Wired journalist Mat Honan got hacked this weekend, but it’s Apple that’s now bracing for the fallout.
With the help of an Apple tech support agent, an unknown hacker accessed Honan’s iCloud account and remotely erased all the data on his iPad, iPhone and Macbook, including more than a year’s worth of photos, all through the use of what he called “very clever social engineering.”
In other words, someone obtained some basic, cursory information about Honan via the Internet, then called Apple and successfully enlisted their support in the hack.
While it’s not quite clear what methods of trickery the hacker used on Apple’s tech support agent, it was enough to convince Apple to change Honan’s password. From there, the hacker wiped his devices, then gained access to his Google email account, his Twitter account, and a Twitter account belonging to Honan’s former employer, tech blog Gizmodo.
“Because I’m a jerk who doesn’t back up data, I’ve lost at more than a year’s worth of photos, emails, documents, and more,” Honan wrote on his personal blog on Friday. “And, really, who knows what else. It’s been a shitty night.”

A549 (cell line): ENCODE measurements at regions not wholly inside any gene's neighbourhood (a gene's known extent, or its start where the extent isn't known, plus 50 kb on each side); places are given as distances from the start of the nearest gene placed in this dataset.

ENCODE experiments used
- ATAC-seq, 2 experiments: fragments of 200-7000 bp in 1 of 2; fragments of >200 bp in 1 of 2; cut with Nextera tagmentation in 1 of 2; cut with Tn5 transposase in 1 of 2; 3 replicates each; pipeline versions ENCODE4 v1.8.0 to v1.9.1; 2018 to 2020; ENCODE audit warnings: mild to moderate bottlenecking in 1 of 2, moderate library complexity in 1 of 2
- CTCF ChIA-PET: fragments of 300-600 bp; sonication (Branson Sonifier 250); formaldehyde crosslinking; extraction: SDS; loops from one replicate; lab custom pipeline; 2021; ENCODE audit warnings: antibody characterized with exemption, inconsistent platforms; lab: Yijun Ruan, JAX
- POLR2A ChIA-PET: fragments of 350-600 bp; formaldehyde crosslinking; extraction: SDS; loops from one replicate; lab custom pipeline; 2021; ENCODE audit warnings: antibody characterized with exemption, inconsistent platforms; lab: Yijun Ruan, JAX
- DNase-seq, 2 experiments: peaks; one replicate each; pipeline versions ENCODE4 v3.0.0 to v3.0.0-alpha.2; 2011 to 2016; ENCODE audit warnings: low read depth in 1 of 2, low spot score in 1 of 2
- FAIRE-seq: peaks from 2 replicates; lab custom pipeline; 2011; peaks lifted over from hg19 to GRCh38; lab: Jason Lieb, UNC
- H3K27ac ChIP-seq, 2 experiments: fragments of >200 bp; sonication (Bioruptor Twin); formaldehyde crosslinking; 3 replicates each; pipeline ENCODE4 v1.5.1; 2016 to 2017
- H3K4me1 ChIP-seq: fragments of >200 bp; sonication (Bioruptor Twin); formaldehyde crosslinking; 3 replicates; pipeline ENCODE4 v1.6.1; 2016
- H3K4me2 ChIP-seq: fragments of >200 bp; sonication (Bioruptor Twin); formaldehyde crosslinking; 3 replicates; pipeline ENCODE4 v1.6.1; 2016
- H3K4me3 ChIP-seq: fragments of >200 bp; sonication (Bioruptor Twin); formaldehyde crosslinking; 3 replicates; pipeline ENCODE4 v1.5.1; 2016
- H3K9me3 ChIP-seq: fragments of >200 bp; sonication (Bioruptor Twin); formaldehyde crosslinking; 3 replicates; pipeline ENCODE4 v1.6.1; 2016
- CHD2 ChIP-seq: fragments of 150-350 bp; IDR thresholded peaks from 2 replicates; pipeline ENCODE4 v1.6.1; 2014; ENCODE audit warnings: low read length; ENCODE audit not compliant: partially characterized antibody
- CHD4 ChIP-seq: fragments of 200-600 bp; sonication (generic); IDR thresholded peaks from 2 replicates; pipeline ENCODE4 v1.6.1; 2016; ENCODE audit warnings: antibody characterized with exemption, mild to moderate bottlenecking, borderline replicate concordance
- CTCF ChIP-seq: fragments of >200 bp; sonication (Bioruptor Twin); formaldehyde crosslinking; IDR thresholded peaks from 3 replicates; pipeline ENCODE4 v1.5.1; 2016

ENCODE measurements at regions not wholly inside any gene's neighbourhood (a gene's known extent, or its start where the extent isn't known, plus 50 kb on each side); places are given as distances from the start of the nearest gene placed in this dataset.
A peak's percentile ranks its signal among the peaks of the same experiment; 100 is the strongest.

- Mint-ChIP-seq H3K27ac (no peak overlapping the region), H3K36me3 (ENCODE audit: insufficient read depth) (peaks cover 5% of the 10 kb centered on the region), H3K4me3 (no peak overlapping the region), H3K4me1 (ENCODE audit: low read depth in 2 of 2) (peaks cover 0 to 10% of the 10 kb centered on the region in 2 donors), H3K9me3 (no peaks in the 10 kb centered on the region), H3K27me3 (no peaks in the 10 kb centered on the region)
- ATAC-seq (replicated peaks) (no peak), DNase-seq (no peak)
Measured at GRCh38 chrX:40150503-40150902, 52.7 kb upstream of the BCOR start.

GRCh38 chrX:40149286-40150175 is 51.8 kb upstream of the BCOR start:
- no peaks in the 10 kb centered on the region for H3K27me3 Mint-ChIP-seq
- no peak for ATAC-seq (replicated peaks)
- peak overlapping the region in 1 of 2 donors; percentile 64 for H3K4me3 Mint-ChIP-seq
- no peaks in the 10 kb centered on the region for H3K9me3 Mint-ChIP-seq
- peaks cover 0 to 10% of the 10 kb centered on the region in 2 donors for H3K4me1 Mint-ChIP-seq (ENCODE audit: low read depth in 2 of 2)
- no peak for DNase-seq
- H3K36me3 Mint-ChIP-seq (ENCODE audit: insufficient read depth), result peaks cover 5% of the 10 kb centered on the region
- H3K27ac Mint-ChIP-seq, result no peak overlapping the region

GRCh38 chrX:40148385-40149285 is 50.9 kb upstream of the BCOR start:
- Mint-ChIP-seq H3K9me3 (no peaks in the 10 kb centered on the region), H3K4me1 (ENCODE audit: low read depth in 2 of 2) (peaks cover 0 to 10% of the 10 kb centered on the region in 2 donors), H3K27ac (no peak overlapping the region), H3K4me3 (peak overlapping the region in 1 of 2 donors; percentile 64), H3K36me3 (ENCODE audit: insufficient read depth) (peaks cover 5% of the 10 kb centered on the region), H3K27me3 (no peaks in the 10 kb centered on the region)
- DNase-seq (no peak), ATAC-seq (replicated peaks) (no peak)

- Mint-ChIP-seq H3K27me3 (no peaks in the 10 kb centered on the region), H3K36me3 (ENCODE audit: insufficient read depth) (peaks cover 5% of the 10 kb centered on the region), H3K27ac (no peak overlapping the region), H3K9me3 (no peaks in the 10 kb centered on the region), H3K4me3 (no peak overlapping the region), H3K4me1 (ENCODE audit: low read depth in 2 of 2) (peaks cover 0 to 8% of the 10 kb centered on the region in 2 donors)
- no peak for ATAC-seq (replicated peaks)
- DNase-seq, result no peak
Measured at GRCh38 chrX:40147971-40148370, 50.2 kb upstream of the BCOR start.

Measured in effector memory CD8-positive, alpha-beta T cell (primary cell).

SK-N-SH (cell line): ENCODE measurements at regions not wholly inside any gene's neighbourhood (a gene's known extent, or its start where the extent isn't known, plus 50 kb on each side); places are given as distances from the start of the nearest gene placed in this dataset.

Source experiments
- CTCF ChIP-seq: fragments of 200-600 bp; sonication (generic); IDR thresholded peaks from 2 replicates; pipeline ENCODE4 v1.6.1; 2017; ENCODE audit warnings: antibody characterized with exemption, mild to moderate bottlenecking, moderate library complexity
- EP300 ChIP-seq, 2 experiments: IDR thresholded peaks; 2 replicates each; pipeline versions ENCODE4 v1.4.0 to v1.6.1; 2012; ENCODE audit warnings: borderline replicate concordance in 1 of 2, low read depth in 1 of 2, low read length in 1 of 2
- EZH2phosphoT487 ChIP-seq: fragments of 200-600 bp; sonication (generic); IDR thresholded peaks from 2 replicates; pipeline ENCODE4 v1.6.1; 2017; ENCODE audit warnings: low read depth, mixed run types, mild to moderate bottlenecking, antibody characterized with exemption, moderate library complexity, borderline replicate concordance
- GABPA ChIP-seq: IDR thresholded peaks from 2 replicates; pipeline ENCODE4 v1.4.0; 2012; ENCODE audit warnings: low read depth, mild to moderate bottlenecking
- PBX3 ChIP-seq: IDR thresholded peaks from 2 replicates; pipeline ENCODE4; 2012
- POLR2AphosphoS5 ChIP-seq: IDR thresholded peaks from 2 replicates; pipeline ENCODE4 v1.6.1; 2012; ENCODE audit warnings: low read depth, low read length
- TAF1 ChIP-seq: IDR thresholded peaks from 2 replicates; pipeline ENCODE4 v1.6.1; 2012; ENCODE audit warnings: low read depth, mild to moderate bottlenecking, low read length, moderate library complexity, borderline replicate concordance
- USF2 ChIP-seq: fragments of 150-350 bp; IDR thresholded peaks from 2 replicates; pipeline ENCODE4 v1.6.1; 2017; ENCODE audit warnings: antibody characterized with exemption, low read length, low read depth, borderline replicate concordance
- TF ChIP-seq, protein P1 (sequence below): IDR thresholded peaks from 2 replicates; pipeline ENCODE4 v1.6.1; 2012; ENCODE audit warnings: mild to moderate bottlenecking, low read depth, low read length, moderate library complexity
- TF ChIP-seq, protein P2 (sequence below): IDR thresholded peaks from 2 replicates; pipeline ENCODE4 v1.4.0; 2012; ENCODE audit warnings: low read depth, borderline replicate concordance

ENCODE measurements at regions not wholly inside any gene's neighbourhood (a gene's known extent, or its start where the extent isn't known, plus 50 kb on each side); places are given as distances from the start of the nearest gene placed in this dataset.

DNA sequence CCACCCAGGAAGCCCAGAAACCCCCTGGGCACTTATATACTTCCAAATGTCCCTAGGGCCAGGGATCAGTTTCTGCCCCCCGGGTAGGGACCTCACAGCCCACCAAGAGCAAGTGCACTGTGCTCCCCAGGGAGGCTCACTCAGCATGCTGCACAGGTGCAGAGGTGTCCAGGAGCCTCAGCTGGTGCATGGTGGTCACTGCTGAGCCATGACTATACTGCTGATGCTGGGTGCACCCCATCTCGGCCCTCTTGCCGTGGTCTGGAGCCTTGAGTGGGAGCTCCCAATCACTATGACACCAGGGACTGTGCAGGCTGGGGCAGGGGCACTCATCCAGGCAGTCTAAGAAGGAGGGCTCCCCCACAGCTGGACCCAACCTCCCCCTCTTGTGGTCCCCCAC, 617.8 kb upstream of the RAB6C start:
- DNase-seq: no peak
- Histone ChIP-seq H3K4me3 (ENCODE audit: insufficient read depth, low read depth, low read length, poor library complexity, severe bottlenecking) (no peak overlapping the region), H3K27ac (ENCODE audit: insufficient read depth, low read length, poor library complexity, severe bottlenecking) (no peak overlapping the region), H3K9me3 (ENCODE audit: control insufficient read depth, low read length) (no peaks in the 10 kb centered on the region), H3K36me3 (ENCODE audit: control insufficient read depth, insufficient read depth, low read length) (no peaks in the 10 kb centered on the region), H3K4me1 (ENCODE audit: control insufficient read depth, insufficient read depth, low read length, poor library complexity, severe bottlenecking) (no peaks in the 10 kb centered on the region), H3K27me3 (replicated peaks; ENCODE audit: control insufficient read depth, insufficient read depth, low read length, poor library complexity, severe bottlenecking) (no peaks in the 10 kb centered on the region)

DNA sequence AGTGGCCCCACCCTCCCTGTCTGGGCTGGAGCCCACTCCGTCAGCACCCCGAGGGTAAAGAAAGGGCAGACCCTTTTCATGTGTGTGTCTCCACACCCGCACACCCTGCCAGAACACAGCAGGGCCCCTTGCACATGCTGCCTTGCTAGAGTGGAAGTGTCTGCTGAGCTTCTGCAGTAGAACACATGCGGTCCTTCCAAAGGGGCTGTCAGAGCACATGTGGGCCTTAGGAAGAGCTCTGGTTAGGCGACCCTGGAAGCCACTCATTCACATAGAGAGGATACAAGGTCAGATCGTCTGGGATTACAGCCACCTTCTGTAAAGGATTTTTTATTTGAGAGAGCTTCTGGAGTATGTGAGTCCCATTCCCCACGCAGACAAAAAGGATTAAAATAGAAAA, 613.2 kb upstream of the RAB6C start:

He added that Apple confirmed that the hacker bypassed their security questions, but that the company made no further comment and was working to recover his data. Honan was expected to publish a more complete account of the hack in Wired later on Monday.
The hack comes just a day after Apple co-founder Steve Wozniak predicted there would be “horrible problems” stemming from the current trend of moving data to cloud-based storage solutions.
“I really worry about everything going to the cloud,” he told an audience in Washington. “I think it’s going to be horrendous. I think there are going to be a lot of horrible problems in the next five years. With the cloud, you don’t own anything. You already signed it away.”
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